Now on Chapter 3 of Spies, Lies and Algorithms: The History and Future of American Intelligence. Sooo glad she clipped that review from The Economist. This is just the book self needed to explain the current state of American espionage.
Chapter 3 begins with a history lesson. In the summer of 1781, the fledgling republic of America was in trouble. The Revolutionary War had been raging for six years. And Benedict Arnold, “one of Washington’s ablest generals, had recently betrayed the cause, switched sides, and tried to hand over the rebels’ strategic garrison at West Point . . . money grew tight, and morale was low.” General Washington: “Our affairs were then at the most ruinous train imaginable.”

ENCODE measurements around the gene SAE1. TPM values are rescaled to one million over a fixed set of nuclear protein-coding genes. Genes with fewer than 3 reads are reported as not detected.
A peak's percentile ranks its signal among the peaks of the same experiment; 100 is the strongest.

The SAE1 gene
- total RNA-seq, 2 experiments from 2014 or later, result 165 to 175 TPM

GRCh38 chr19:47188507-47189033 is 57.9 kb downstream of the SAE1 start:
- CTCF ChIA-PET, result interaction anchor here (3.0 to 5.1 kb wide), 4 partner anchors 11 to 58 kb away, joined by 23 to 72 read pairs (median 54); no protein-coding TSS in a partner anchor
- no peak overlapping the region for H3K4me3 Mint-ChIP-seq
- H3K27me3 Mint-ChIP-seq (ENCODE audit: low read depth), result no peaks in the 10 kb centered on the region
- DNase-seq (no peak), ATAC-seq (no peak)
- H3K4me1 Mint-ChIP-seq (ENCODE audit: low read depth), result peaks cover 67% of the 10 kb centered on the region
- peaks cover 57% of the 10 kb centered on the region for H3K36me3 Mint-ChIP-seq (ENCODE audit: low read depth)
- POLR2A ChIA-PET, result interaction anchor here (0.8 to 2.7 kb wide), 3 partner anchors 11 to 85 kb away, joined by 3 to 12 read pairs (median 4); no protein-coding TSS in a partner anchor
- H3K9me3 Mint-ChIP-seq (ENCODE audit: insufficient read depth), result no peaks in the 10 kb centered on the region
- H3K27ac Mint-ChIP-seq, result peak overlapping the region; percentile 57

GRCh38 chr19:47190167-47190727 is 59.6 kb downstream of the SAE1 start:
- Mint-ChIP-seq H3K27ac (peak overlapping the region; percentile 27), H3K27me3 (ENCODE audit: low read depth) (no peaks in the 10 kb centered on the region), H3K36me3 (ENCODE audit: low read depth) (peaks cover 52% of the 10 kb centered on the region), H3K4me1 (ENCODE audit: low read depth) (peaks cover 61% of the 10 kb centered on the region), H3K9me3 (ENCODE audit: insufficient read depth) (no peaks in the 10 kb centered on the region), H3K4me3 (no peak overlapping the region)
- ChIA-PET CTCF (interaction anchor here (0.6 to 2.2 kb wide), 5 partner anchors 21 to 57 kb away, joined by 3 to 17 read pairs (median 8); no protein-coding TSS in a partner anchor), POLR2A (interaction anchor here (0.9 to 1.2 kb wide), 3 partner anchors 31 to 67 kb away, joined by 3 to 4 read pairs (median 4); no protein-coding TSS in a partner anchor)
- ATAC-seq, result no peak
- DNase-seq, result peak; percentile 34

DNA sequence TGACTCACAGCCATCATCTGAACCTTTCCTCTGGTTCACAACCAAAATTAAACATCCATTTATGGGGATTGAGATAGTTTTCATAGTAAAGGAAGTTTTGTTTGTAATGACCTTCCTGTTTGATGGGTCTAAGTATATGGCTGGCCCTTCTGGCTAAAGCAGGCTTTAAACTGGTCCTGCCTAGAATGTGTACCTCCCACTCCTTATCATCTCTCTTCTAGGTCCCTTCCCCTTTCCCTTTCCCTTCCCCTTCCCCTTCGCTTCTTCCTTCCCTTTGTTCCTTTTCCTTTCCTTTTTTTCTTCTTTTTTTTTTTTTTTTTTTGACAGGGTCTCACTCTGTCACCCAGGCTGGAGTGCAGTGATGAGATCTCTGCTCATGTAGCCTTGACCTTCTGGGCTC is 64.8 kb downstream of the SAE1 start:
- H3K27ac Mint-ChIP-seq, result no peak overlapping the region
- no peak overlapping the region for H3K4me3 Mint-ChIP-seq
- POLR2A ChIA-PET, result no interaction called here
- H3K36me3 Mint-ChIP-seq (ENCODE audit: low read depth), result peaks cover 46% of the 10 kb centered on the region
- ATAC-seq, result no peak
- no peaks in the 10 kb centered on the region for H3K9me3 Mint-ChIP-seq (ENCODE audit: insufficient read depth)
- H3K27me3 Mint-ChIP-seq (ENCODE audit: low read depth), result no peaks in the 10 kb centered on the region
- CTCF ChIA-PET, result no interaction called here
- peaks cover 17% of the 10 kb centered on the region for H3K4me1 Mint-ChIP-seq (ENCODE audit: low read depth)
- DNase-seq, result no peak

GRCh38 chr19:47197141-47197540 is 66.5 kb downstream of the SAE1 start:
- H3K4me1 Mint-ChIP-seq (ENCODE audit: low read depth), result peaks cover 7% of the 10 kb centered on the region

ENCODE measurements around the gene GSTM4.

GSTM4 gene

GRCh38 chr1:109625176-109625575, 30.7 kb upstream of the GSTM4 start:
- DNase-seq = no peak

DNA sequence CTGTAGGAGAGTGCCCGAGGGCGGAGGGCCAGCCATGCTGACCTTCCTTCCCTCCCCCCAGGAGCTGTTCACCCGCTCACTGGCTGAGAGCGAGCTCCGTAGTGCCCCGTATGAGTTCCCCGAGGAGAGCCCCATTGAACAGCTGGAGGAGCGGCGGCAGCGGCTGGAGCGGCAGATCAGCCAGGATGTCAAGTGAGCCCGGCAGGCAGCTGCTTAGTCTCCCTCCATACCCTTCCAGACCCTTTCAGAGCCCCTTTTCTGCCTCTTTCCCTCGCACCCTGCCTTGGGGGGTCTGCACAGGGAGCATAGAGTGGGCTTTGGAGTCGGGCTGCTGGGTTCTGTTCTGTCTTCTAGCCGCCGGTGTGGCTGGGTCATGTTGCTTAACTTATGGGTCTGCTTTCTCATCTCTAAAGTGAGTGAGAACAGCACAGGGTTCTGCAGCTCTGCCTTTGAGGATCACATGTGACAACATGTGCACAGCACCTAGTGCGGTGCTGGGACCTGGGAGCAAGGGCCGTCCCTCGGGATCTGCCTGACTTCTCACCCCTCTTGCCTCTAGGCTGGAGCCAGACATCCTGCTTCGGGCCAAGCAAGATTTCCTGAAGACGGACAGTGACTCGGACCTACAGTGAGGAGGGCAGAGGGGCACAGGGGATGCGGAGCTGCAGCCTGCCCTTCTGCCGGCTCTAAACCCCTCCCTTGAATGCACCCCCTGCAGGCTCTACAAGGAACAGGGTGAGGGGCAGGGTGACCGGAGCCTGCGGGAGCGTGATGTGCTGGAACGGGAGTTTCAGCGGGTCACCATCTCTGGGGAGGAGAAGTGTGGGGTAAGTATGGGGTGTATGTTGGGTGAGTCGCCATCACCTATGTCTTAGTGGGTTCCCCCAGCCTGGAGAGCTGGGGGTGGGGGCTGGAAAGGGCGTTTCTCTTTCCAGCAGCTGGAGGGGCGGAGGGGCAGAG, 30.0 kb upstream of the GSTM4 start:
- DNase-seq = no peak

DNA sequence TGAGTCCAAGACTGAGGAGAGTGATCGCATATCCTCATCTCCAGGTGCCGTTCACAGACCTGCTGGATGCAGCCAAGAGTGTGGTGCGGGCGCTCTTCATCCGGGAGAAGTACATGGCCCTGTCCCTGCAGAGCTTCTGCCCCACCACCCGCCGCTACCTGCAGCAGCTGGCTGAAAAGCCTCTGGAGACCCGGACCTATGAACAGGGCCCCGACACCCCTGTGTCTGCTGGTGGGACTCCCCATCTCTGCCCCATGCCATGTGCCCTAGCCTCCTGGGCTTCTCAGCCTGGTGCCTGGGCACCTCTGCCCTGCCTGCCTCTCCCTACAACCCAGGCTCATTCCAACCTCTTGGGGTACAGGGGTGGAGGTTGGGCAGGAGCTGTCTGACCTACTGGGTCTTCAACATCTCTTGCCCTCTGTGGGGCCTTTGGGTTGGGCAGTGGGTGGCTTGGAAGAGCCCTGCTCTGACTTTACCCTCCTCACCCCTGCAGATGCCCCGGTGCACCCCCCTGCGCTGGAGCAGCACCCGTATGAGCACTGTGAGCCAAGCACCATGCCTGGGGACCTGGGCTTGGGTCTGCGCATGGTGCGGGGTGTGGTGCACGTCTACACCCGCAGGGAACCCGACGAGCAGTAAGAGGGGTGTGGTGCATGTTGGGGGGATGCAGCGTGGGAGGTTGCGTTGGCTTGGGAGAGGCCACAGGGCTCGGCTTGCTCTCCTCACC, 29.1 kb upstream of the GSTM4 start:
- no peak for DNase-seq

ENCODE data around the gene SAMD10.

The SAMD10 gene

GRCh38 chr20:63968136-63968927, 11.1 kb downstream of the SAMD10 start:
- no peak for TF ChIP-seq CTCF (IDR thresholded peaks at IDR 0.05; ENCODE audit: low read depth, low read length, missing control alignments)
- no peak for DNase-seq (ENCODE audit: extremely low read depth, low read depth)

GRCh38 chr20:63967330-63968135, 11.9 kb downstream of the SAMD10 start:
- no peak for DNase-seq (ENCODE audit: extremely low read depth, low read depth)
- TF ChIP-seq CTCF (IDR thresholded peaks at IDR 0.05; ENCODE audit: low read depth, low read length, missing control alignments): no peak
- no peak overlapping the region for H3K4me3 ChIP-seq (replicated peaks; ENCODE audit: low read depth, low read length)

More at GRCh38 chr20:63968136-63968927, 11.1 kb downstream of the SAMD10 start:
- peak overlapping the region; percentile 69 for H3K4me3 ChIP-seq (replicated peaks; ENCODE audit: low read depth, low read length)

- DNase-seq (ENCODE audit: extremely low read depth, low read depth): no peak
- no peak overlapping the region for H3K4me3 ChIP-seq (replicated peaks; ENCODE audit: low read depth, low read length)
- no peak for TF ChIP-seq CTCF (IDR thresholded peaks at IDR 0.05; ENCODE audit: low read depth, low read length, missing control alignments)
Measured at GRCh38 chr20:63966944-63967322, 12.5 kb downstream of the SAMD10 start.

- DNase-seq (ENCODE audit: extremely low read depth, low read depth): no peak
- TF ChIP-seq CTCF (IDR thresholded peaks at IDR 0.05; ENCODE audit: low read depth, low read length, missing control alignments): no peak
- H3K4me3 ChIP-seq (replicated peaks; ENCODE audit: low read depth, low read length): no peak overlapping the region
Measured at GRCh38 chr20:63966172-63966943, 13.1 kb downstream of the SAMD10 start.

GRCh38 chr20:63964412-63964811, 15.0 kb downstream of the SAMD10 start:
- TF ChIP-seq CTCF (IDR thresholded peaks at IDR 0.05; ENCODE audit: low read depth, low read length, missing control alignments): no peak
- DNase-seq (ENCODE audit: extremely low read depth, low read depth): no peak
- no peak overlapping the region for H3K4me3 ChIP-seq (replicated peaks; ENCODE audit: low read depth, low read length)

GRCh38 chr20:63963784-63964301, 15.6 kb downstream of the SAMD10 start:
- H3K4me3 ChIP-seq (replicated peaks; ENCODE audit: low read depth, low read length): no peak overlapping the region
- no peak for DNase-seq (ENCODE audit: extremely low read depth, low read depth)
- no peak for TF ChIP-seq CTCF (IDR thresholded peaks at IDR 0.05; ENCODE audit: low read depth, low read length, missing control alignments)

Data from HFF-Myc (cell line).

At this point, self would like to quote that character in Succession (her current favorite show) who advised Roman Roy to “just be water.”
On August 14, Washington saw his chance. “British forces were split into two large contingents. One occupied New York City under the command of Gen. Harry Clinton. The other, about seven thousand men led by Lord Cornwallis, had marched south, capturing Charleston and Savannah before landing in Yorktown, Virginia. If Washington could reach Yorktown before British reinforcements arrived, he could defeat Cornwallis and score a decisive victory.”
(To be continued)